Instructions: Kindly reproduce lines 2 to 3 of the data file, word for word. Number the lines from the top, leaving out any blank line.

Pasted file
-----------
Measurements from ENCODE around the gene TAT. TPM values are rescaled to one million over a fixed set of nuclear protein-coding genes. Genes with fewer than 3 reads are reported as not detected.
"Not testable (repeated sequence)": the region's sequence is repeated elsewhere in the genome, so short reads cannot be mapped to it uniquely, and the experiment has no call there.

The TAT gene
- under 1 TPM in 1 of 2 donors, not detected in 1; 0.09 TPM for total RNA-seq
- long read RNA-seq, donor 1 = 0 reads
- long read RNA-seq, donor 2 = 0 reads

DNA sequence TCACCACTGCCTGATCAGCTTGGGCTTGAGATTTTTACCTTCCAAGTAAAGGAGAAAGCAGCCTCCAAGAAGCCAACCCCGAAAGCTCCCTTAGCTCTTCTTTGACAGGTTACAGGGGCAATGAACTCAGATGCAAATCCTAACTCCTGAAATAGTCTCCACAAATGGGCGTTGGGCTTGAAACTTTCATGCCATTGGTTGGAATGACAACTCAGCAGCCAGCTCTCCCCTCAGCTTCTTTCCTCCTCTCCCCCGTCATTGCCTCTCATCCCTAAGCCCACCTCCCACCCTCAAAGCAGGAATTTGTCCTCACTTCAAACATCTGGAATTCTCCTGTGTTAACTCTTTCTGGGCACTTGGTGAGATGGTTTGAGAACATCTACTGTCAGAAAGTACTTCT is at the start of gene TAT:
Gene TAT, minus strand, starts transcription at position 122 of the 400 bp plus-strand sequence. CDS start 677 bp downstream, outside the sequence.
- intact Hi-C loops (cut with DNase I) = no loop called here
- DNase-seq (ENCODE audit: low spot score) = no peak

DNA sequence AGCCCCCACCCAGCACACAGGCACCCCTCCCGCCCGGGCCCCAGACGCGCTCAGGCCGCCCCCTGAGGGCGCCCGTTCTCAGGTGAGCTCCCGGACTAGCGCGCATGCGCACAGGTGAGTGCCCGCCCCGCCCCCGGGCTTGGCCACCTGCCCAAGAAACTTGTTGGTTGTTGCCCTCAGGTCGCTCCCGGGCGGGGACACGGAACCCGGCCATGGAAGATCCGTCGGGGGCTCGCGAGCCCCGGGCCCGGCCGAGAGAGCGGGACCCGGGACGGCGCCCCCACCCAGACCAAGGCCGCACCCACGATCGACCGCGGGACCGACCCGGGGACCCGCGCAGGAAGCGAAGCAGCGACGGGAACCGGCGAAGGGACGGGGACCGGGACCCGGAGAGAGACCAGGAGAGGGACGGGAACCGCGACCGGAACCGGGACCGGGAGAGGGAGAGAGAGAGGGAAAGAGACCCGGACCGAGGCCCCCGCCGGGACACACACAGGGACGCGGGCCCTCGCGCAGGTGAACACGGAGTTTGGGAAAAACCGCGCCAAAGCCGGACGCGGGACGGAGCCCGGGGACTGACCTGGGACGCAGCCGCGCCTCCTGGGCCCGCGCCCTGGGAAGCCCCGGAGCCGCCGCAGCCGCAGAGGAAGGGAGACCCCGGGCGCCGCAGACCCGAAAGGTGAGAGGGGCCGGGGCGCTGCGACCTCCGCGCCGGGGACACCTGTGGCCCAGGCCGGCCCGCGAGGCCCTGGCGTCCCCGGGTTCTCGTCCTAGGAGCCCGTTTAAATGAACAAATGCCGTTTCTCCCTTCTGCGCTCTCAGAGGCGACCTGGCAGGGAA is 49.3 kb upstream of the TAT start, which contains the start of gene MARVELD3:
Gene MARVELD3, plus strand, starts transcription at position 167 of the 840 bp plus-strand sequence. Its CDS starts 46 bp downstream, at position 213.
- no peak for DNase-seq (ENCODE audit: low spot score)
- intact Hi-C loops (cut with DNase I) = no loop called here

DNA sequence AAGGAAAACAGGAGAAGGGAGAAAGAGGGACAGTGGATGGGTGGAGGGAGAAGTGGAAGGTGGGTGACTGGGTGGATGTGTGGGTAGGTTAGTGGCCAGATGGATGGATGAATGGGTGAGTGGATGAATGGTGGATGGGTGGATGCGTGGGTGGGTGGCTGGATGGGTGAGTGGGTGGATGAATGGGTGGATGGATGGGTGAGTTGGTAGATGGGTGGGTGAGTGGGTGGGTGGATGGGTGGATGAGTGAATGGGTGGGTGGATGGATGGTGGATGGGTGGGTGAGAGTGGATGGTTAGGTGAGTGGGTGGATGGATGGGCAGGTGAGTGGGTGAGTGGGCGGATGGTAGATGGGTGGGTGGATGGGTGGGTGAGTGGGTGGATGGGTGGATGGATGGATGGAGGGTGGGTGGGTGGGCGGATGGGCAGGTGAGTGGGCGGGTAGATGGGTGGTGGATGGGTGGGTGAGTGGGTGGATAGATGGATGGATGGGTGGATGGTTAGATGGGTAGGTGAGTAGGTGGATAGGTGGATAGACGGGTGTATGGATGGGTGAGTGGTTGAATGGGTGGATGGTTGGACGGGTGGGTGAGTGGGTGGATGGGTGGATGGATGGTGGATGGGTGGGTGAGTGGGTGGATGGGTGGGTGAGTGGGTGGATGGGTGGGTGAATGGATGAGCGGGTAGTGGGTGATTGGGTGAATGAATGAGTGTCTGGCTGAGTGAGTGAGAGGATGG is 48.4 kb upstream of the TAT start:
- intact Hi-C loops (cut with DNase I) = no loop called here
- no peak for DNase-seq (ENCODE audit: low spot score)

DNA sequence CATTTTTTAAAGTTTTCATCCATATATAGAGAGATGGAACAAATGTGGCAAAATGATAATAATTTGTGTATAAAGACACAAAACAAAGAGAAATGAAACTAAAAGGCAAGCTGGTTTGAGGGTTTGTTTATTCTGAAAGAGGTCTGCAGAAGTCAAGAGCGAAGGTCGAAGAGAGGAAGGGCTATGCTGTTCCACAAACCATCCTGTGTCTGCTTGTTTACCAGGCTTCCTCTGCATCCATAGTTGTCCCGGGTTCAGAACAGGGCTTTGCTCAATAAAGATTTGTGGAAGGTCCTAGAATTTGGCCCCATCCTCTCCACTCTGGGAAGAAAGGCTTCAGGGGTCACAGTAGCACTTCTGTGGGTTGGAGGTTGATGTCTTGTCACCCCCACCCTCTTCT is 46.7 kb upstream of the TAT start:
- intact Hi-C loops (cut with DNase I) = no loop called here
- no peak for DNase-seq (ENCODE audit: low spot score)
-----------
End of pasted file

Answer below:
"Not testable (repeated sequence)": the region's sequence is repeated elsewhere in the genome, so short reads cannot be mapped to it uniquely, and the experiment has no call there.

The TAT gene